Rahul is—as so often—the exception. Hugo is his manager, but he watches him with something more engaged than the eye of a colleague. He has watched his progress since they first met in Delhi eleven years ago at a critical time in Rahul’s life. Now at forty-one he has, Hugo thinks, an appealing combination of talents: the energy of one younger and the maturity of judgement of one older than his years. Physically he is not unlike the Tajiks: he has the same strong dark hair and marked features, but he is taller than most of them by a head and his trim beard is just a black line highlighting the shape of his jaw; enough to pass among the traditionalists as a beard, not enough to mark him as different when he is dealing with government officials. His clothes vary according to who he is working with. He adapts, without apparent effort; it is part of his function. Yet no one watching would mistake him for one of the Tajiks. They are all tired men, hardened by what they have gone through. Rahul’s face has clean lines, unmarked by either defeat or aggression.
He has been talking briefly to the Russian journalist who is accompanying the mission, but now he begins moving between the groups of Tajiks. Hugo is not close enough to hear but from Rahul’s body language he gathers that he is suggesting that there should be a mixed group travelling in each vehicle, someone from government, someone from the opposition. He’s an instinctive mediator, Hugo thinks, whether officially required of him or not. Conversations get going; the groups begin tentatively to coalesce. Rahul pauses, then leaves them to it and goes over to join the five drivers who are standing at a little distance. That move seems to Hugo to capture something essential about the man. The drivers have kept themselves apart, not presuming to talk to the important people they will be driving. Rahul saw and moved over to join them, to disturb the division of status, to establish their commonality. A kind of courtesy, you could call it, something bred in him? But it is more natural, more specifically Rahul. He is as interested in the drivers as he is in everyone else. He lacks that instinctive filter that enables people to sort out who is ‘one of us’ and who isn’t. Such openness is too exhausting for most people to contemplate but it is obvious that it doesn’t tire him. It is what makes life interesting.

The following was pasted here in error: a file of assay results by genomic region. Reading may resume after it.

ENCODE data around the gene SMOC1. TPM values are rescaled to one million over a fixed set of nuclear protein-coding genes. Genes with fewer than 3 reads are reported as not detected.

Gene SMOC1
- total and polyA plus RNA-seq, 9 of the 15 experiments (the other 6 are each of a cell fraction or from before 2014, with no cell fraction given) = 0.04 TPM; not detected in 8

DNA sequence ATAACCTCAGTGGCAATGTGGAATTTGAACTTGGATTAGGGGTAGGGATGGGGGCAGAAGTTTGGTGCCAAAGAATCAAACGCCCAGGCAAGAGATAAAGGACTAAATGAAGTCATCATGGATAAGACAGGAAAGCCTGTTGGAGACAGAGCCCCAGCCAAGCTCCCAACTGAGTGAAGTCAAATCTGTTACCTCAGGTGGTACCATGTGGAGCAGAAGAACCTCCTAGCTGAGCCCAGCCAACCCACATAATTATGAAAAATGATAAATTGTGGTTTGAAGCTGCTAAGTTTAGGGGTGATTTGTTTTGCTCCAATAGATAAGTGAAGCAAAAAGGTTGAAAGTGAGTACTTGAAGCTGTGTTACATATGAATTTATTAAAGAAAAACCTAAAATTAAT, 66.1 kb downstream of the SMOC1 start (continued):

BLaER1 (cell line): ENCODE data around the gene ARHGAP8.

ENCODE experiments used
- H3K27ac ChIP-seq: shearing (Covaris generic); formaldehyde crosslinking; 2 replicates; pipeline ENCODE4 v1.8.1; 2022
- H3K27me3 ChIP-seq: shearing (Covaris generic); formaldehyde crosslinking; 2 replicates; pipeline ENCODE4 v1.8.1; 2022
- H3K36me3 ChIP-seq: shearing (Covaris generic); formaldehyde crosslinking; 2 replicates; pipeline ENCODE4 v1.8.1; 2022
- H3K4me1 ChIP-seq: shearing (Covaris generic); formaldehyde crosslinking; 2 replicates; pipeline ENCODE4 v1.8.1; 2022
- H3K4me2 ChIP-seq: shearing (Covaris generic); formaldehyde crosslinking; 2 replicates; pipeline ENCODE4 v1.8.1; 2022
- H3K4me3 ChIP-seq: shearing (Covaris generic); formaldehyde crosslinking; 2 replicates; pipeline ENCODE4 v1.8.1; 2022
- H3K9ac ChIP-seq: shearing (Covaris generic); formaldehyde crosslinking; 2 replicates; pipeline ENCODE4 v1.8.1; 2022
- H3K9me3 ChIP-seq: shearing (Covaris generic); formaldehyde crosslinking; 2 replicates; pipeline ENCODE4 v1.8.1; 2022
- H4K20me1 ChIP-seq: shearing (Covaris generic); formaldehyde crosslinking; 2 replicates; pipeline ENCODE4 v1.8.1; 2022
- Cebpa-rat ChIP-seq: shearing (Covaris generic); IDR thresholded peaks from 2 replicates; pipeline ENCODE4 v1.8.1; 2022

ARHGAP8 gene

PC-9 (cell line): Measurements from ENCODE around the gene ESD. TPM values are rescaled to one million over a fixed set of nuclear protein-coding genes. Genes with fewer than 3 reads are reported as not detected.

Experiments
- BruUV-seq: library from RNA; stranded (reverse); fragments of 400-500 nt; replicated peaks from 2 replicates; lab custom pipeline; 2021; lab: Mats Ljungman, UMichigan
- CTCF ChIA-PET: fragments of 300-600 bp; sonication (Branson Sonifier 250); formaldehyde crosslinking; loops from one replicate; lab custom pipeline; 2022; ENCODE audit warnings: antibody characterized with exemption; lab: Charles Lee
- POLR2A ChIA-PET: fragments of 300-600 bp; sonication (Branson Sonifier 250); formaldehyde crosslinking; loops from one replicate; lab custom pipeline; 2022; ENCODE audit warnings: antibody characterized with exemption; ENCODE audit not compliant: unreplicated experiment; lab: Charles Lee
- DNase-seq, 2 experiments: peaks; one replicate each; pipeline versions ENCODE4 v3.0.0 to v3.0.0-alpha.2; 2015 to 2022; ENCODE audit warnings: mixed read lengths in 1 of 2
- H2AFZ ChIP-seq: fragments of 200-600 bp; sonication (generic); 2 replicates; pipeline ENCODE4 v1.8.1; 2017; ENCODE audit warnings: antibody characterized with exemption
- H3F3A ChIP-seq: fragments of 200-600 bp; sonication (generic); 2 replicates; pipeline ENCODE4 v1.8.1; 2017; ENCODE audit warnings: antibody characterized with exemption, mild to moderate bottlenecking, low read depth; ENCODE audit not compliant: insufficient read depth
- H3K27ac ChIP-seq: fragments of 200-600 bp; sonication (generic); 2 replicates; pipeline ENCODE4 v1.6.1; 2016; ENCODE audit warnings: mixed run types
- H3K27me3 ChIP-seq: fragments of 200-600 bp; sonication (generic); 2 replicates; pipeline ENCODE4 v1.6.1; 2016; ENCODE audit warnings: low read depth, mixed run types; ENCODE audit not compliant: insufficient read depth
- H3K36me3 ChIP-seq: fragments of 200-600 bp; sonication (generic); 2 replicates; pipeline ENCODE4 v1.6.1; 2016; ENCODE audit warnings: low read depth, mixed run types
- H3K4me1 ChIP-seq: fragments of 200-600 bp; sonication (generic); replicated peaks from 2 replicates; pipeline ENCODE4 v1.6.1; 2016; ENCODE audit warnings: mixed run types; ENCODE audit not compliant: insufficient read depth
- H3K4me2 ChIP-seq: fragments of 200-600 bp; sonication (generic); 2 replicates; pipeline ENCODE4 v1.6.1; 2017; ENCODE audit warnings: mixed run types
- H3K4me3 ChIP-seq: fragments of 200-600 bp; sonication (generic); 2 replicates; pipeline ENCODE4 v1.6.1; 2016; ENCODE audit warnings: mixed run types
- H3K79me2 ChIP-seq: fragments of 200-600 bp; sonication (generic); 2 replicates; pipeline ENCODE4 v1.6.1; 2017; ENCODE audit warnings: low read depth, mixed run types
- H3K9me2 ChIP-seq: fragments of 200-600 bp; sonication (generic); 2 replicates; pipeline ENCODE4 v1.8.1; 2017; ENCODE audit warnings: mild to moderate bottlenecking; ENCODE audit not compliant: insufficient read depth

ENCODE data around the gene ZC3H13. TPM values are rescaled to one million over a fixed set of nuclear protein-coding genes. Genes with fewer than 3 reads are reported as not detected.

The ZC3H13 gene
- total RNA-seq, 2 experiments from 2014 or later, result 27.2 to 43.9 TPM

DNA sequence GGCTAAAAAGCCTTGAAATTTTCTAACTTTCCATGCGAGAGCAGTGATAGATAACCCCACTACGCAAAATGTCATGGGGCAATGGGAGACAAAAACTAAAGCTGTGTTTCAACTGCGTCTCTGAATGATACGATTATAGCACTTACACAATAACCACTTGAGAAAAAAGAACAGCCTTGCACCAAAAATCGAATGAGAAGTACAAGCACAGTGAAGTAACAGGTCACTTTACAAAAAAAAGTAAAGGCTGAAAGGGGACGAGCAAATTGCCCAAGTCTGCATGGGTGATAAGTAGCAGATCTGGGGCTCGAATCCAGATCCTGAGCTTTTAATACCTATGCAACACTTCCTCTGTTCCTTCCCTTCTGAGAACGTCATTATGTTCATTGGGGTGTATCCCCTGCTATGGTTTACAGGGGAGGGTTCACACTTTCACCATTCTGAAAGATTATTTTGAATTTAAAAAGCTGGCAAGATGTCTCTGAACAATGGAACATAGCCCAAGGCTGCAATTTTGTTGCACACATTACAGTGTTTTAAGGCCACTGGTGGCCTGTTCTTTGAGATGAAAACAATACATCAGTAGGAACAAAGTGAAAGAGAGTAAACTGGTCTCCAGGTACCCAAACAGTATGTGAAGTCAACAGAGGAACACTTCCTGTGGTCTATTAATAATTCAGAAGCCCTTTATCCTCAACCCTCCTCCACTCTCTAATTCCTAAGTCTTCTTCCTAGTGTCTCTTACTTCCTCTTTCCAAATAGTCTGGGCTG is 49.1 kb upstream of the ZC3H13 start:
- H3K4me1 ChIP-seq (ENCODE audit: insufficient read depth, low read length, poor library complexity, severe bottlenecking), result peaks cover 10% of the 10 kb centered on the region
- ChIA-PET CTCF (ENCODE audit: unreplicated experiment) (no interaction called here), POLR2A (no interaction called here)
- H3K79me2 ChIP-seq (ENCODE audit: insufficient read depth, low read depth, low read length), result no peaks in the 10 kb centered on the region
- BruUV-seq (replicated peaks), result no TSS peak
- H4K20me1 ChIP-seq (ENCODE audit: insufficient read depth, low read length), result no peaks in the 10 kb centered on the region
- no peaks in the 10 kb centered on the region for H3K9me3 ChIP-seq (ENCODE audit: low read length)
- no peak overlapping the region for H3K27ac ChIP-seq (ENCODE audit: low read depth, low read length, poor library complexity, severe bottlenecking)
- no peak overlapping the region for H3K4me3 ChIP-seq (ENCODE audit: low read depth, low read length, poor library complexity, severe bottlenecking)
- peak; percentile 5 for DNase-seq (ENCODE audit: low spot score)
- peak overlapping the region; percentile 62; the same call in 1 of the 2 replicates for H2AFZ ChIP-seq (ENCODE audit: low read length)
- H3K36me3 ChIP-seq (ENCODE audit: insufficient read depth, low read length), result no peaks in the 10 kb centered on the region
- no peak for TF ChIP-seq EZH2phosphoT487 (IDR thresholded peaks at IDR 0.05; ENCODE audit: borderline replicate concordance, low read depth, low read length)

Now everyone is there, they are ready to go. They climb into the waiting vehicles. The drivers start up and one by one they set off, tailing each other, snaking up the mountain road. Hugo stands watching, curious now about what is happening inside those vehicles. Hold the picture in your mind. Five white Land Cruisers with UN insignia, and in them twenty-three people: Tajiks, UN personnel, military observers, a journalist, drivers. Perhaps they are quiet as they watch the awesome mountains take shape around them. Perhaps they are talking, maybe even the occasional joke, a tentative
Then the squeal of brakes, as the front vehicle pulls to a sudden halt.